Markets may have punished the BOJ's surprise decision to stand pat on policy last week, but it was the right call, Bank of America-Merrill Lynch said. » Read More
Political and business leaders invited to the World Economic Forum's annual meeting in Davos this week will sift through the blessings and curses of global interdependence that not only brought the world’s economies to a collective low three years ago but also provide the only realistic return to prosperity
They'll tell you in Detroit, being #1 isn't the most important thing. After all, it's profits not market share that matters. But you can bet GM wanted to pass up Toyota for the global sales title.
Asian stocks were higher on Monday on mild bargain buying after a sell-off last week.
It's been a big week in Washington since Chinese President Hu Jintao arrived. Congressional members have not been afraid to speak their minds when it comes to China's economic, monetary and domestic policies.
Asian stocks finished mostly lower on Friday on concerns over further tightening measures by China after the latest growth figures released on Thursday showed the economy continuing to power ahead.
If you thought the shake-up in the ranks of General Motors would slow down with the company now turning a profit, think again.
The risk of a hard landing in China is growing. It is now clear that Beijing is going to have to intensify its efforts to slow down the economy, because new figures show growth soaring past forecasts and inflation slowing less than expected.
Asian stocks finished lower with substantial declines for Chinese shares on worries stronger than expected growth could lead to tighter monetary policy.
Japan has hit a “critical point” where it risks losing investor confidence if politicians fail to reach agreement on how to rein in the ballooning national debt, a cabinet minister has warned. The FT reports.
Despite an international effort to ensure safe passage through the world’s most treacherous waters, pirates escalated their attacks in 2010 for the fourth straight year, striking more ships and taking more hostages last year than in any year on record, according to an annual report on piracy, the New York Times reports.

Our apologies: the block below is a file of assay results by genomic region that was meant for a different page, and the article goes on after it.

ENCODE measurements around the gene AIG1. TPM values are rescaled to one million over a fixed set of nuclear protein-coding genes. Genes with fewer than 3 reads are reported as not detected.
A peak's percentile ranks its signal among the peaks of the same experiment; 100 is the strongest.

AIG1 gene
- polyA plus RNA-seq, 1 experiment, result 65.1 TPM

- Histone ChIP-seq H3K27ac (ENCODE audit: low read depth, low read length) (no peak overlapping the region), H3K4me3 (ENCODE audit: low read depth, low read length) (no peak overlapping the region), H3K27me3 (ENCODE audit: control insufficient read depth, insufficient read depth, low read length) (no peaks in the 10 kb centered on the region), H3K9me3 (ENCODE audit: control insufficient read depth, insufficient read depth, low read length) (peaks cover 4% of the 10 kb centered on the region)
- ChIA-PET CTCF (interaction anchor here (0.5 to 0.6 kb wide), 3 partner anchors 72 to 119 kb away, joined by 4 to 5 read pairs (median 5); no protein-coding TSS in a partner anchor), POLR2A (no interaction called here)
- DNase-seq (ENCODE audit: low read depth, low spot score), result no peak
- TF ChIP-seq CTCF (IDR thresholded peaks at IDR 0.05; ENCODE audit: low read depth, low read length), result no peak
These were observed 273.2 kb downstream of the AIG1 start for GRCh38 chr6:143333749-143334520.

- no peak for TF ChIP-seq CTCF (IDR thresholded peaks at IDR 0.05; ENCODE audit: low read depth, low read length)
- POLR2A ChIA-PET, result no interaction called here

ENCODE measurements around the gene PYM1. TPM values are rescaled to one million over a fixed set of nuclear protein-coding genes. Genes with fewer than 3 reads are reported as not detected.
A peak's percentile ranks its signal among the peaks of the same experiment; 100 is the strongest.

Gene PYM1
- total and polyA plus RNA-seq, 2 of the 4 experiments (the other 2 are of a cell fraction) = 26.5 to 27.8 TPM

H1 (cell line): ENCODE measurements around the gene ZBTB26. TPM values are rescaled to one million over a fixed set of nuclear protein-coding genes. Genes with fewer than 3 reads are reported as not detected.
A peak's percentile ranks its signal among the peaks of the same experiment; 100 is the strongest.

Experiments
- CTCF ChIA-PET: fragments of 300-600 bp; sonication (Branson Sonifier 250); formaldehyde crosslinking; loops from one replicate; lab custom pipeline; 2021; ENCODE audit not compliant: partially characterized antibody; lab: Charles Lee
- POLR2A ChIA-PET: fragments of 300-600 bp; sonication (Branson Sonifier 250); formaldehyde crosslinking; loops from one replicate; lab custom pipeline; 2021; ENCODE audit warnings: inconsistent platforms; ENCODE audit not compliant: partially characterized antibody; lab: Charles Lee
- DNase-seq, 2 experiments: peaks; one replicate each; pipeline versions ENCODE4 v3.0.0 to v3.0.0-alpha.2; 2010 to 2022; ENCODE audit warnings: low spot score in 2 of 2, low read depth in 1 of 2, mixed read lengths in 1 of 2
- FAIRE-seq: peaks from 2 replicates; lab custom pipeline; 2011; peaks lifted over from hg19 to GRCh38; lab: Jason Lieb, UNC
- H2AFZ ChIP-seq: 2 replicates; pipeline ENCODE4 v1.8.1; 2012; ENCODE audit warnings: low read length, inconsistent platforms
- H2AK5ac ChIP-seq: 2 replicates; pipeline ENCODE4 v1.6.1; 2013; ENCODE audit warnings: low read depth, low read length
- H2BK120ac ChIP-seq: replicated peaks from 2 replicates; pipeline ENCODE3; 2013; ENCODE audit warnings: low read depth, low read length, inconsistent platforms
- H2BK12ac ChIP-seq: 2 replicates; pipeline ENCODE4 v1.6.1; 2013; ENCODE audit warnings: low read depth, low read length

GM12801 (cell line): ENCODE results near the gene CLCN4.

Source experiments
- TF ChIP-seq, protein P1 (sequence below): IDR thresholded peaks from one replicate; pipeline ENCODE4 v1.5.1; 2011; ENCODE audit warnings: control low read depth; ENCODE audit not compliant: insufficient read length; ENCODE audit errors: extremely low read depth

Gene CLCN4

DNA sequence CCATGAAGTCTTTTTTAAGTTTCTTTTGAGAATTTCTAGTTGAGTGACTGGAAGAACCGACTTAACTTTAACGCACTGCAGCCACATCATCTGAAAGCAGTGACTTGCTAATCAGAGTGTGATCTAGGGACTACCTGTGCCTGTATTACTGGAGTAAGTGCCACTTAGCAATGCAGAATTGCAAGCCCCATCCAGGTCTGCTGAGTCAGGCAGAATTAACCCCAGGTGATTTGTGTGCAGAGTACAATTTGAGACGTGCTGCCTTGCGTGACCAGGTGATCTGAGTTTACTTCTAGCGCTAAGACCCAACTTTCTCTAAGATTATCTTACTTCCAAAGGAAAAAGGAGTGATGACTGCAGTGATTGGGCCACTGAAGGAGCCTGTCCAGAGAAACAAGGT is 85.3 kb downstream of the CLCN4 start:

Asian stocks opened mostly higher Wednesday, after gains on Wall Street, buoyed by robust earnings for Apple whose stock climbed in extended trade and after target price hikes for Google lifted Wall Street.
China, the biggest buyer of U.S. Treasury securities, reduced its holdings in November after four months of gains.
Ordinarily, the start of production at an auto plant wouldn't get much attention. But today Hyundai started building the Solaris at its brand new plant in Saint Petersburg, Russia and the implications for other auto makers is worth noting.
Asian markets were mixed on Tuesday, but technology plays outperformed despite news the Apple Chief Executive Steve Jobs would take medical leave for the third time since 2004.
Albert Edwards, a global strategist at Societe Generale well known for his bearish stance, said late Monday he has got it wrong and that he has been too bullish.
Asian stock markets were mostly lower on Monday after the latest tightening move from China's central bank.
Asian stocks closed mixed on Friday, weighed down by a drop in resources-related shares as commodity prices declined.
Asian stocks rose on Thursday after a successful bond auction in Portugal eased fears about the euro zone's debt crisis and boosted European and U.S. stocks.
Deloitte surveyed more than a thousand car buyers and the findings and comments from Deloitte are quite a mix and even baffling.
The early morning hoopla Tuesday was that Japan had pledged to support the Eurozone in its continuing fight against the ill winds of threatened illiquidity by buying bonds. Probably bonds issued by the Financial Stability thing that has been set up by the European central bank.